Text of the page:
Genevieve from Perth, Australia, asks:
How do I say "THAN" in Italian?
As in "Sam is taller than Joe" or "He is more handsome than (he is) smart"
When making comparisons in Italian, the second term of comparison can be introduced by either on these two words:
DI is used when comparing TWO DIFFERENT ITEMS
based on the same quality.
CHE is used when comparing TWO DIFFERENT QUALITIES
of the same item.
MARCO È PIÙ ALTO DI PIERO
Marco is taller than Piero
IO MANGIO MENO DI TE
I eat less than you
L’AUSTRALIA È PIÙ GRANDE DELL’ITALIA
Australia is bigger than Italy
(here DELL’ is the combination of DI with the article L’ needed for Italia)
LA PIZZA È PIÙ BUONA DELLA PASTA
Pizza tastes better than pasta
(here DELLA is the combination of DI with the article LA needed for pasta)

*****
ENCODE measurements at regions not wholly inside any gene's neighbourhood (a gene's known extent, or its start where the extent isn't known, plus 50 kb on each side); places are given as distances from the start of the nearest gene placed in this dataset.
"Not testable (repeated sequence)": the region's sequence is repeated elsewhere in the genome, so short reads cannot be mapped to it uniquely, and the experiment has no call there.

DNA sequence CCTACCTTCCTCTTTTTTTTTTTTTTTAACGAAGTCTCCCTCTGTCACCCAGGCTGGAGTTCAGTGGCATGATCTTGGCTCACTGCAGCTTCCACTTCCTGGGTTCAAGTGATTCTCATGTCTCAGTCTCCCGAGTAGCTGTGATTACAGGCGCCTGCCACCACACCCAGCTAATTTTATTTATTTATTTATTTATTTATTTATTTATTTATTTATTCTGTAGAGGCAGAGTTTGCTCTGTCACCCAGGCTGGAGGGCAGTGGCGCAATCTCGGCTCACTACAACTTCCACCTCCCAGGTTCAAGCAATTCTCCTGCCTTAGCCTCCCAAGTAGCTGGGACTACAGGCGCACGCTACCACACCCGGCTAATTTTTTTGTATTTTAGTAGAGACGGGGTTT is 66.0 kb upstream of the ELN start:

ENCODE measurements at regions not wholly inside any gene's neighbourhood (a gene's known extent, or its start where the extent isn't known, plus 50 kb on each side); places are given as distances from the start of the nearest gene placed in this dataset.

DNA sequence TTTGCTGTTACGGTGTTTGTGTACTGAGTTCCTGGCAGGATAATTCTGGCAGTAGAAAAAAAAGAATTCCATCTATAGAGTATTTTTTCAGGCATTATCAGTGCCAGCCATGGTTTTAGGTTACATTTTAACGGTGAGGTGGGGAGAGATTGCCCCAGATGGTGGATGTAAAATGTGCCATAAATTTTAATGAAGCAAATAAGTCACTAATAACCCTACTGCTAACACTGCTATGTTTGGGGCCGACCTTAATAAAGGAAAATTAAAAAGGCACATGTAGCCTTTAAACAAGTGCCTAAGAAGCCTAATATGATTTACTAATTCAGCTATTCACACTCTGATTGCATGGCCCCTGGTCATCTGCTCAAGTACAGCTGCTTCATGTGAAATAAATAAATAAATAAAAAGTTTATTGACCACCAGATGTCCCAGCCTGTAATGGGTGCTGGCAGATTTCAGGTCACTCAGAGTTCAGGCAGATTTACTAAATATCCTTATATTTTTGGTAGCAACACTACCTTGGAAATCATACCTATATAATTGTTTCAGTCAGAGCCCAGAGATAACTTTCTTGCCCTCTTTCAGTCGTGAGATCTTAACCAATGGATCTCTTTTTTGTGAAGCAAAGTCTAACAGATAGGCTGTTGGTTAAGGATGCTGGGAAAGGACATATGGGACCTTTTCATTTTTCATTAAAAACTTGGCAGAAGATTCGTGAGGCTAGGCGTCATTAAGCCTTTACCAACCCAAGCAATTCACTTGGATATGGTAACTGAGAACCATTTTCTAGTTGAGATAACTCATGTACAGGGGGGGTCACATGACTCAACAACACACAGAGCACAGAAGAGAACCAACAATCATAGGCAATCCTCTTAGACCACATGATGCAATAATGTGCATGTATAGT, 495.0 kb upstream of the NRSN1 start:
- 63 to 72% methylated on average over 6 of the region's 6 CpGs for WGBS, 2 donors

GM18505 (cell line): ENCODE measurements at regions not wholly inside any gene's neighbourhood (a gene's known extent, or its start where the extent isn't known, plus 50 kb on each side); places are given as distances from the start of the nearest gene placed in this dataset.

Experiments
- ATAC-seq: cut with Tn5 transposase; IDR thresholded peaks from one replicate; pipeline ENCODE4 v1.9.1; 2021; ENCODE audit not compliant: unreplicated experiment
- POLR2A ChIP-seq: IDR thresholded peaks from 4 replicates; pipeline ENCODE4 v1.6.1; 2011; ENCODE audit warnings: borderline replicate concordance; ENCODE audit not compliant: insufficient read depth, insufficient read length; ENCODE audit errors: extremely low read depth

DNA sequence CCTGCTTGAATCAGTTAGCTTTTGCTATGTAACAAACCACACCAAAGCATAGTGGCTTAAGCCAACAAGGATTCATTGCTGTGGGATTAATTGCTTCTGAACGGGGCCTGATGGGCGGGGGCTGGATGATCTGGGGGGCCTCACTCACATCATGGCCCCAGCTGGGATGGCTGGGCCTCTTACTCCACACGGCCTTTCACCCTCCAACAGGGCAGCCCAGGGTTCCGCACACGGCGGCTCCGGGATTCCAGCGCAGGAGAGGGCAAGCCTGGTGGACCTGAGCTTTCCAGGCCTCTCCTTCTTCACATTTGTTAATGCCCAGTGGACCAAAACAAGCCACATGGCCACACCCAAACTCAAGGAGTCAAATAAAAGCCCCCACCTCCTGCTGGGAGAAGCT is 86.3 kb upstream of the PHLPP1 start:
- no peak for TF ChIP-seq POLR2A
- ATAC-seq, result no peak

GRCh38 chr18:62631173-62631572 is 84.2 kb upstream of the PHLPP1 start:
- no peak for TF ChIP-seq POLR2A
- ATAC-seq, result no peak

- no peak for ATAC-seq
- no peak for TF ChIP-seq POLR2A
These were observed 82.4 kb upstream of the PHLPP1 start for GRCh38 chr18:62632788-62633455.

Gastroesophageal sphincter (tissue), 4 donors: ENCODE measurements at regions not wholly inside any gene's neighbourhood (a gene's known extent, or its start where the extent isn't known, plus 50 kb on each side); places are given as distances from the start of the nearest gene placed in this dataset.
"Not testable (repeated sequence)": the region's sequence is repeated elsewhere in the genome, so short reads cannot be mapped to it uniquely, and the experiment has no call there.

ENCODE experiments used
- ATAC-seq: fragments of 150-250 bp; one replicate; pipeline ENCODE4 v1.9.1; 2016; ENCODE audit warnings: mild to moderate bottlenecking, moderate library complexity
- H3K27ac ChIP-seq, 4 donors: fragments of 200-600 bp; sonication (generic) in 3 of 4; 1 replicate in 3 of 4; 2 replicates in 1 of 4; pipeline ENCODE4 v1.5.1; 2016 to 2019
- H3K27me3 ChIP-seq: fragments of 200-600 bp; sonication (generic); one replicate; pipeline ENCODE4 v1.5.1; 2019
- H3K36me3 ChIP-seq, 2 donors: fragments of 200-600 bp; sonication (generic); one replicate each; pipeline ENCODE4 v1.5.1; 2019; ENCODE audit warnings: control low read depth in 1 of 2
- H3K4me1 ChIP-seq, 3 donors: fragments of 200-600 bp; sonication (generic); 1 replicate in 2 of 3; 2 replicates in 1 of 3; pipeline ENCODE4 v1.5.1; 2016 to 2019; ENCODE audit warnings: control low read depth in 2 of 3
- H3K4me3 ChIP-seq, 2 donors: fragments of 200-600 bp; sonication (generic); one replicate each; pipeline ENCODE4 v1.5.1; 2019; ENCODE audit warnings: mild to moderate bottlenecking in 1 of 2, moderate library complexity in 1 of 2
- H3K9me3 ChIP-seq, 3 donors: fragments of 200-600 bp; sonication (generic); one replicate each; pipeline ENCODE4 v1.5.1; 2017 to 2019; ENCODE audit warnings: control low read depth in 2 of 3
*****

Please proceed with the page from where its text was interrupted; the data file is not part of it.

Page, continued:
In the above examples, we are comparing TWO items (Marco and Piero, me and you, Australia and Italian, pizza and pasta) by the same quality (height, how much we eat, size, taste).
When comparing TWO DIFFERENT ITEMS by the same quality, in Italian we use DI to mean "than" - Sara è più bella di Marta
STEFANO È PIÙ BELLO CHE INTELLIGENTE
Stefano is more handsome than intelligent
L’ITALIA È PIÙ TURISTICA CHE TECNOLOGICA
Italy is more touristy than technological
MARTA PARLA PIÙ FRANCESE CHE TEDESCO
Marta speaks more French than German
MARTA PARLA MENO FRANCESE CHE TEDESCO
Marta speaks less French than German
In the above examples, we are comparing TWO qualities (looks and brains, touristy VS technological, the speaking of French and German) of the same item (Stefano, Italy, and Marta)
When comparing TWO QUALITIES of the same item, in Italian we use CHE to mean "than" - Marco è più bello che intelligente